Gillibrand rebuts Grassley, says Boston bombings have nothing to do with immigration reform

Gillibrand at the Waldorf Astoria. (Dana Rubinstein)
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Earlier today, as the manhunt for the second of the two Boston Marathon bombing suspects prompted a citywide lockdown, Senator Chuck Grassley, Republican of Iowa, suggests the bombings should prompt a new look at immigration policy.

“Given the events of this week, it’s important for us to understand the gaps and loopholes in our immigration system," said Grassley. "While we don’t yet know the immigration status of the people who have terrorized the communities in Massachusetts, when we find out it will help shed light on the weaknesses of our system.”

Following Senator Kirsten Gillibrand's speech about infrastructure at the Waldorf Astoria in Midtown, I asked her about Grassley's remarks.

"Well, I strongly disagree," she said.

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Why?

"Immigration reform is not only good for our economy, it's good for our national security," she said.

Does she think the Boston Marathon issue will be on the table in talks about immigration reform?

"I don't."

Gillibrand was basically echoing the sentiments of the senior senator from New York, Chuck Schumer, who helped forge the compromise introduced in the Senate this week, and who earlier today said, "We’re a safer country when law enforcement knows who is here—has their fingerprints, photos, et cetera—has conducted background checks and no longer needs to look at needles in haystacks."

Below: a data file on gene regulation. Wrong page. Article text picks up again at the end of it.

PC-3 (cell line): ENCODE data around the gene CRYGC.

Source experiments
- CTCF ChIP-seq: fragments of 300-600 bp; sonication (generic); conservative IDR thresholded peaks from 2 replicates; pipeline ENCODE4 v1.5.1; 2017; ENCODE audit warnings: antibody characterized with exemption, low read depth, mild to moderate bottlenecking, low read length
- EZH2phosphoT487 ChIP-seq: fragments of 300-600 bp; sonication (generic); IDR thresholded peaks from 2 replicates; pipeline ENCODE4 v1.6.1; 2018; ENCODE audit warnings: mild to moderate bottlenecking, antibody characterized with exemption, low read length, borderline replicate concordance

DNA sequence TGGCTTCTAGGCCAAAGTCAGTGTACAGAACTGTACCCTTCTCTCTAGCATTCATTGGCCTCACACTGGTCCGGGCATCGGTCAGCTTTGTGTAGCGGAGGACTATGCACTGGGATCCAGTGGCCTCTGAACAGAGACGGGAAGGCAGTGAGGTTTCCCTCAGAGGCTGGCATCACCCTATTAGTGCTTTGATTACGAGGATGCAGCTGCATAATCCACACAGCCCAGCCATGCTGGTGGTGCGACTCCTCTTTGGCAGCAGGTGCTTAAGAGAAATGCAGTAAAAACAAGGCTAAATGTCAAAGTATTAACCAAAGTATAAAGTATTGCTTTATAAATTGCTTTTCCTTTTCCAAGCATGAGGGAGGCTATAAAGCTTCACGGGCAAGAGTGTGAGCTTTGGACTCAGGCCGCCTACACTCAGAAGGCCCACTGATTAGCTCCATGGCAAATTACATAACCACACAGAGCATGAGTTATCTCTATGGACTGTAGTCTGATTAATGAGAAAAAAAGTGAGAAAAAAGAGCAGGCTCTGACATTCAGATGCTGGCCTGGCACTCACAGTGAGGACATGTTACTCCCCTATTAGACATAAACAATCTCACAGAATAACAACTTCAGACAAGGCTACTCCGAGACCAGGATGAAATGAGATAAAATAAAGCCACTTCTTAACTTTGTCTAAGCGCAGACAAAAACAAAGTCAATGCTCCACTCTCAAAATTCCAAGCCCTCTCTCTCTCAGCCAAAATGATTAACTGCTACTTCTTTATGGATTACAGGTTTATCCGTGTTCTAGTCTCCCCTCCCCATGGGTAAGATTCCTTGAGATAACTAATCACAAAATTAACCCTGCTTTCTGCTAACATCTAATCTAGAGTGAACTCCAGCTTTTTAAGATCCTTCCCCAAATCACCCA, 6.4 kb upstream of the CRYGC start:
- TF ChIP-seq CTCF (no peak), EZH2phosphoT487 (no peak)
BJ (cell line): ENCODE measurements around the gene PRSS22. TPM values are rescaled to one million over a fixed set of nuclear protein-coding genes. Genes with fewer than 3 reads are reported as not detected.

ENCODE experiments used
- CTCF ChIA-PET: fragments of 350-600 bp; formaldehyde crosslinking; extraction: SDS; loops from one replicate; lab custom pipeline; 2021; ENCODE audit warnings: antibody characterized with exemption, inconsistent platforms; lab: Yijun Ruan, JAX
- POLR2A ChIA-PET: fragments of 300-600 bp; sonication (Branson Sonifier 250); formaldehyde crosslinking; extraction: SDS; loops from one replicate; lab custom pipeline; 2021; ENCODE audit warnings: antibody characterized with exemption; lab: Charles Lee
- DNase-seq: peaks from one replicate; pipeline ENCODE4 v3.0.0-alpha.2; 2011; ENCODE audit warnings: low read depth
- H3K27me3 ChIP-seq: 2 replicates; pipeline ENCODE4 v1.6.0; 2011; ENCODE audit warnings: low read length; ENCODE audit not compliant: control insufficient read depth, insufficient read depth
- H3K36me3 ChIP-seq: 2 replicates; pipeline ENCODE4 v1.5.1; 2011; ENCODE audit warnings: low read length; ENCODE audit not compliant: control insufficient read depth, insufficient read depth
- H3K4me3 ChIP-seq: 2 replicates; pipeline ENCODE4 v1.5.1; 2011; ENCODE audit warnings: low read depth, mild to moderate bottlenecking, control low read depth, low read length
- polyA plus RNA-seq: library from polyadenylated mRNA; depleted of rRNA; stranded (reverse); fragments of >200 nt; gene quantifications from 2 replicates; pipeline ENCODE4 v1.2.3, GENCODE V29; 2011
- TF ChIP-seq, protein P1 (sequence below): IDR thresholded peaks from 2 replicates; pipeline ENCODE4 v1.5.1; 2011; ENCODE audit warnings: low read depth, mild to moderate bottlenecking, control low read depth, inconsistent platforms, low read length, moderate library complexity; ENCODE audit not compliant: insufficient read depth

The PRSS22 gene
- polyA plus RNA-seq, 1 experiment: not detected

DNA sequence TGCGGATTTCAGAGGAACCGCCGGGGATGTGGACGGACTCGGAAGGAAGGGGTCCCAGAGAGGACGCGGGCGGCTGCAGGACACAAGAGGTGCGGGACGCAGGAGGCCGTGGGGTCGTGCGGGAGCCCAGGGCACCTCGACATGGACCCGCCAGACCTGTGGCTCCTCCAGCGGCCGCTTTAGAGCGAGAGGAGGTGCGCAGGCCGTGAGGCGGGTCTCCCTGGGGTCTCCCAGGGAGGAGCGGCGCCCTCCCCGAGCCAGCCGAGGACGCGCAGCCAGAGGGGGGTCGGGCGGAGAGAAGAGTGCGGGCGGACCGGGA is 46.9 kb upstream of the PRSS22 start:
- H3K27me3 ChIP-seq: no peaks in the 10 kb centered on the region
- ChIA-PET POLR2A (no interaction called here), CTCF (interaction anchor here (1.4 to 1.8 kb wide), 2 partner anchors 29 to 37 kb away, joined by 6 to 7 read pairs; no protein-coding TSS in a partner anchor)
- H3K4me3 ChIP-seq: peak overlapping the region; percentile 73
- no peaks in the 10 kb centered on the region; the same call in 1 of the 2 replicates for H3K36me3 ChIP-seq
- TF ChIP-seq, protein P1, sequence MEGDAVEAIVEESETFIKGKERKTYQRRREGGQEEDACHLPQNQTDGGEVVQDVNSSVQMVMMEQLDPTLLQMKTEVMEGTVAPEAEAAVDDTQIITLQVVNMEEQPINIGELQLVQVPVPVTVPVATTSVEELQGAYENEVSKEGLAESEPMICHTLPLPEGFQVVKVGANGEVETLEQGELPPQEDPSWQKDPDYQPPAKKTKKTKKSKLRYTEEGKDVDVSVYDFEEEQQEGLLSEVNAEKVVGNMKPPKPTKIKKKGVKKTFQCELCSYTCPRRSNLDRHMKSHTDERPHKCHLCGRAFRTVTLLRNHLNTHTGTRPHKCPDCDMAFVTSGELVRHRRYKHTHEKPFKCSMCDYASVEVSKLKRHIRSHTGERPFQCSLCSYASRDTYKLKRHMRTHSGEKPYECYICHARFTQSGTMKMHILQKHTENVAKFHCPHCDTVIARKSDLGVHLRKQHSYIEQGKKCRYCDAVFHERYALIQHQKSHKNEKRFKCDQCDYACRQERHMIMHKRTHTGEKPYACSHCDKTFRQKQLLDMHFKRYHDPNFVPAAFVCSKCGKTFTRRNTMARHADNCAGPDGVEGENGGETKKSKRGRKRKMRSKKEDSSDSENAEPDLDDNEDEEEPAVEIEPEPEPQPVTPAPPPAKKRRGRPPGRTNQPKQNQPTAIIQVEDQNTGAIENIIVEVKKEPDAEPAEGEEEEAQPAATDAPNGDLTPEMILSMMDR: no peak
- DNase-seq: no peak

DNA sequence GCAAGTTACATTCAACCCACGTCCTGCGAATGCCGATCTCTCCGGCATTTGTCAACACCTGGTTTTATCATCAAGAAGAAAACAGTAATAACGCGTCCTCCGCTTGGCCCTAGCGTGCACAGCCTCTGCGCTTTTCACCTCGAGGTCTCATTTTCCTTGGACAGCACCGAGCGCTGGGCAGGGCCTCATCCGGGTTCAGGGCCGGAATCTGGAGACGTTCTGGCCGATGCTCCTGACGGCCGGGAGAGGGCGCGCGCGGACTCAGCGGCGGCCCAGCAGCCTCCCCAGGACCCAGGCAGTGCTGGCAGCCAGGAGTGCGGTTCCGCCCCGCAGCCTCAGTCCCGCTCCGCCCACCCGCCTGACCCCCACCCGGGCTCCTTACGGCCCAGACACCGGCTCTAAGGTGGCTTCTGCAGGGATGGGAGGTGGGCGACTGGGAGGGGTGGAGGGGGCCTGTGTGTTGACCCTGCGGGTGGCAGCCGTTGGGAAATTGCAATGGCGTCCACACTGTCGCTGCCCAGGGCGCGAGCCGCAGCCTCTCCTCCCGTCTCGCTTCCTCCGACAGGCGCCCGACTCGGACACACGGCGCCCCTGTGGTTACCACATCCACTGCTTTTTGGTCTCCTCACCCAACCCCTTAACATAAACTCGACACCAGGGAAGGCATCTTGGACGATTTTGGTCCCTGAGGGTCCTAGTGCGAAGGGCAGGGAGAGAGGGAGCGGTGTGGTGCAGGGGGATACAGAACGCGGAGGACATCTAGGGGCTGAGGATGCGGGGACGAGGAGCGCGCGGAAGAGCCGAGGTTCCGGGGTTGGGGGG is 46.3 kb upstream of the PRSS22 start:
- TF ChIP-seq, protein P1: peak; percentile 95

Grace Rauh, of NY1, asked Gillibrand if she had any thoughts about the other major event of the week, the collapse of a bill in the Senate that would enhance the country's loophole-ridden background check system.

Though the bill won a majority of votes, it didn't win the 60 needed to overcome the threat of a Republican filibuster.

"It's one of the most depressing, disappointing moments of my Senate career," she said. "Washington is obviously broken. These were commonsense, bipartisan measures that began to address this scourge of gun violence in our communities. And to not be able to come together on a bipartisan basis to pass these commonsense reforms to me is simply tragic and we must do more.

"And so my goal is to continue to work with senators on a bipartisan basis, particularly on my gun trafficking and straw purchasing bill. I think that is something that was quite close to passing. We just need two more senators. I think I have those senators. So I'm gonna work with them to get a bipartisan agreement. So, if and when we bring the gun debate back up, we will be ready to at least pass that component, which I believe is very important."

Does she think the gun control debacle might prompt a renewed interest in filibuster reform?

"I hope so."